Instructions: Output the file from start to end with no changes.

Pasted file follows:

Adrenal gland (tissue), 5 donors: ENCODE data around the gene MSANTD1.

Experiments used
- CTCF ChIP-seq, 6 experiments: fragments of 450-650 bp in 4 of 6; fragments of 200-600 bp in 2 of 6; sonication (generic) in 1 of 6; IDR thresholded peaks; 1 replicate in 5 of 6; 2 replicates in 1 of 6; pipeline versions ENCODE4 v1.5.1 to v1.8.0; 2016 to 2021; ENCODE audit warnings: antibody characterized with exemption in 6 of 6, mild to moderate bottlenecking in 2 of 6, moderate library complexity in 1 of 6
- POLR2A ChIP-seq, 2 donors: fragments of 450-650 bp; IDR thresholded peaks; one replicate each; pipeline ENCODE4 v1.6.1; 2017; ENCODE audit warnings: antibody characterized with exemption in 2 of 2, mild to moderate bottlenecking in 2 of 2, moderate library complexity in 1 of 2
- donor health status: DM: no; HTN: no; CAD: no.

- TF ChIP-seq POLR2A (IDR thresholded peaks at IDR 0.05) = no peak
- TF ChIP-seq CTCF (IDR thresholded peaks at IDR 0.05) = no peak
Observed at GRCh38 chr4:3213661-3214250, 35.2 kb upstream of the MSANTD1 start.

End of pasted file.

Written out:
Adrenal gland (tissue), 5 donors: ENCODE data around the gene MSANTD1.

Experiments used
- CTCF ChIP-seq, 6 experiments: fragments of 450-650 bp in 4 of 6; fragments of 200-600 bp in 2 of 6; sonication (generic) in 1 of 6; IDR thresholded peaks; 1 replicate in 5 of 6; 2 replicates in 1 of 6; pipeline versions ENCODE4 v1.5.1 to v1.8.0; 2016 to 2021; ENCODE audit warnings: antibody characterized with exemption in 6 of 6, mild to moderate bottlenecking in 2 of 6, moderate library complexity in 1 of 6
- POLR2A ChIP-seq, 2 donors: fragments of 450-650 bp; IDR thresholded peaks; one replicate each; pipeline ENCODE4 v1.6.1; 2017; ENCODE audit warnings: antibody characterized with exemption in 2 of 2, mild to moderate bottlenecking in 2 of 2, moderate library complexity in 1 of 2
- donor health status: DM: no; HTN: no; CAD: no.

- TF ChIP-seq POLR2A (IDR thresholded peaks at IDR 0.05) = no peak
- TF ChIP-seq CTCF (IDR thresholded peaks at IDR 0.05) = no peak
Observed at GRCh38 chr4:3213661-3214250, 35.2 kb upstream of the MSANTD1 start.